A group of educated, well-off and intelligent metropolitan types in the prime of their lives spend the summer in the country, where they stay in a dacha rented by the lawyer Bassov and combat the stultifying boredom of their petit bourgeois milieu with shallow conversations and copious amounts of alcohol. A writer comes to visit. Varvara, the wife of the host, feels attracted to him and gives the brushoff to the bon vivant Ryumin, who seems to have fallen for her. Suslov, a civil engineer who belongs to the group, drinks. Olga, a mother of several children, fluctuates between hatred for her inadequate husband, the doctor, and for herself, while Marya, another doctor, falls in love with the much younger Vlas. The one-time factory owner takes pleasure in observing… Underpinning all of this is the question of meaning in a self-referential, narcissistic and completely apolitical world — and this is what makes Gorky’s drama so relevant today.
The play was staged for the first time in St Petersburg on 10 November 1904. ‘The performance of Summerfolk was a scandal and I’m satisfied’, Gorky wrote, adding, ‘the play is not special, but I hit the target I was aiming for!’ The work was unveiled at a politically tense time, on the eve of the 1905 Revolution. Gorky, who took part in the workers’ strike in St Petersburg on 9 January 1905, was arrested, at which point his play was dropped, although in response to political pressure it was allowed to return to the stage in autumn of the same year. Numerous performances were used for political demonstrations — such as the loud calls made by audience members to overthrow the government — which is why Gorky’s Summerfolk was always read against a political backdrop, indicative of the social context in which it was created. According to Gorky, ‘science is the intellect of the world, art its soul’. Mateja Koležnik pursues this idea more generally in her work and does so once again in the context of Summerfolk, acknowledging that the notions of ‘society’ and ‘art’ have fundamentally altered since Gorky wrote his four-act drama in 1904. For instance, the writer who encounters the dacha’s summer residents is no longer translatable to the present day, as art has lost its place as an opposite pole to society. As a result, has society also lost its soul? And what does this mean for the theatre, which aims to be art? These questions were already on the horizon when the work was new.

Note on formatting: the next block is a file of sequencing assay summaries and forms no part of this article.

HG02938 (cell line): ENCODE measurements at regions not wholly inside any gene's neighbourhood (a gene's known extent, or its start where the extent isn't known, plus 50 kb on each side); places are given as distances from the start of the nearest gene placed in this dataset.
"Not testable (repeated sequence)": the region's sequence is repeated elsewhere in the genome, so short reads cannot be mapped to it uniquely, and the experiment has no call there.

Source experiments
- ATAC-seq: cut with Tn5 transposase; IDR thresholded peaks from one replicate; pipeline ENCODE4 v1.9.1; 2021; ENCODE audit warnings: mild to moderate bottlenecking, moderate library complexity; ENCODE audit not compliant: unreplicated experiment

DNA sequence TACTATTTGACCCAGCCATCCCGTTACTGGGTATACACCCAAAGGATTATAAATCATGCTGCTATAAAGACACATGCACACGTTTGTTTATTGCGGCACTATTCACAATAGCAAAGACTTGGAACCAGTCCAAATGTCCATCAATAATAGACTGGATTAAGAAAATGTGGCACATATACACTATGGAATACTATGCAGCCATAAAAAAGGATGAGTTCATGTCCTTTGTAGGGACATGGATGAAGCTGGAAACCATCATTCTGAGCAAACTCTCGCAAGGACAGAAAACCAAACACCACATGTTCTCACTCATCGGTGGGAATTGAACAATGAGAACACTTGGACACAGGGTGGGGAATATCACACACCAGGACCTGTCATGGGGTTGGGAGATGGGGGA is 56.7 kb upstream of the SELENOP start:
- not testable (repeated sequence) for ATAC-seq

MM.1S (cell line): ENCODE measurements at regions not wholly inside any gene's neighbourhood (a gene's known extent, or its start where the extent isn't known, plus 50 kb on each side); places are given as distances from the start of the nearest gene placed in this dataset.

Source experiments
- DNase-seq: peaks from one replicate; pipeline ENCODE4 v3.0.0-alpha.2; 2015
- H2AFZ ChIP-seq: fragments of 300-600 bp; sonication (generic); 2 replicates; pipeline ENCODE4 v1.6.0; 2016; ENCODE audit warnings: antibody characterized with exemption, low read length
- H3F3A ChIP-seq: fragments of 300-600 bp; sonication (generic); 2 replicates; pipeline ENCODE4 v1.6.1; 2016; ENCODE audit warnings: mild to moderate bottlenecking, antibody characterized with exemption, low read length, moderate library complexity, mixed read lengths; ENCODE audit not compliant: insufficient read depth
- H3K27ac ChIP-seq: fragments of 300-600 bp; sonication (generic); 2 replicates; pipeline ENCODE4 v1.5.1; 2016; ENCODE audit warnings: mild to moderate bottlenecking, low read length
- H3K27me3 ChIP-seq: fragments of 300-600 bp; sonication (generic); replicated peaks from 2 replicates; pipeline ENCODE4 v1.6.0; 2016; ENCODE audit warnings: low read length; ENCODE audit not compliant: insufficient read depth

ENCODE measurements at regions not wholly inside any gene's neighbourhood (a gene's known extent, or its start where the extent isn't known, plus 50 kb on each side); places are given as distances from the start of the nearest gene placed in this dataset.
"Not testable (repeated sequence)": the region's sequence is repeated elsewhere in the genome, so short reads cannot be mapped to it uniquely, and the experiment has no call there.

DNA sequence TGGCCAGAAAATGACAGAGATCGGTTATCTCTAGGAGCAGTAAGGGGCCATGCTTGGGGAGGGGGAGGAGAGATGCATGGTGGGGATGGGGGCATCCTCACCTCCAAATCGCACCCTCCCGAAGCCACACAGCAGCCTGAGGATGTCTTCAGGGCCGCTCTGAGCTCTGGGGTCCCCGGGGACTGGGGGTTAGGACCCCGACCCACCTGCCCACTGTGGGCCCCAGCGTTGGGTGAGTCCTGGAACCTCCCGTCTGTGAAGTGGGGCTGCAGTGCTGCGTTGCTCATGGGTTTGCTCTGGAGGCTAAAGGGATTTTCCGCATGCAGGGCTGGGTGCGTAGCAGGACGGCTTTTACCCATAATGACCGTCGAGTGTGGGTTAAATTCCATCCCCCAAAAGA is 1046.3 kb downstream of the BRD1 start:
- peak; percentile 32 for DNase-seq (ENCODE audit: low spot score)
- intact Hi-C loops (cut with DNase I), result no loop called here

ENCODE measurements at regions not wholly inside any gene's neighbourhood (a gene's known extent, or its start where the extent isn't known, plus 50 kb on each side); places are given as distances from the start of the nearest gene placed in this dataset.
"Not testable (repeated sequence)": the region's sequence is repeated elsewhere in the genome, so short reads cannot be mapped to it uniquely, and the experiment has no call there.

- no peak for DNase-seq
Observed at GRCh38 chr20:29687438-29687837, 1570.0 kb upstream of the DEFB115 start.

Mateja Koležnik is one of the most significant Slovenian directors working today. At the beginning of her career, her work focussed on British and US authors of the 20th century, as well as contemporary authors writing in English and German. She began work as a director with productions at major theatres in the former Yugoslavia. Her debut in the German-speaking world followed in 2012 with Witold Gombrowicz’s Yvonne, Princess of Burgundy, a production that was then featured at several international festivals, including Maribor, where her staging of Ibsen’s John Gabriel Borkman was also awarded the prize for best director in 2013. Mateja Koležnik’s work, which can now be seen throughout the German-speaking world, is characterized by detailed critical engagement with the text, an almost microsurgical dissection of the psychology running through each of the characters and production concepts with strongly aesthetic and formal ideas.
Translation: Sebastian Smallshaw